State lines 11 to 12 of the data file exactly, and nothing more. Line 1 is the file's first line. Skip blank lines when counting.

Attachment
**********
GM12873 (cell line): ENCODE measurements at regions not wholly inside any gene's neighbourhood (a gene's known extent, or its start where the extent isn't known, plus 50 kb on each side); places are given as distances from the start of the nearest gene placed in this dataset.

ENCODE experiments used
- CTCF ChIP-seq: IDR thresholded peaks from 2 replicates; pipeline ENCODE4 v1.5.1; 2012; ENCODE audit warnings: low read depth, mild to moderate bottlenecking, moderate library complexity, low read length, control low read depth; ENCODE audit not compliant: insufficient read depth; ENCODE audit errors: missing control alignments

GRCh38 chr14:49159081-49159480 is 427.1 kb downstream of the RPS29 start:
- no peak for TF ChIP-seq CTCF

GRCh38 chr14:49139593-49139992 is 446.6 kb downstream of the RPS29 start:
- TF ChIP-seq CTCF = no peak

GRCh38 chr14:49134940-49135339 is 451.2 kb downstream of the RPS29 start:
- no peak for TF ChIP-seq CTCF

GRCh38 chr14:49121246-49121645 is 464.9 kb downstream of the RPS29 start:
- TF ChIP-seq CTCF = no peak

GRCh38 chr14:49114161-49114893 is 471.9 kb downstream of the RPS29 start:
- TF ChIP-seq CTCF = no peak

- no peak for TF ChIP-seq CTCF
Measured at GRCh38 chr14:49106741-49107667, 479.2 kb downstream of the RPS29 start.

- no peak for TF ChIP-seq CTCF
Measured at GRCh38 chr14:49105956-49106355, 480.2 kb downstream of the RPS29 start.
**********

- TF ChIP-seq CTCF = no peak

GRCh38 chr14:49114161-49114893 is 471.9 kb downstream of the RPS29 start: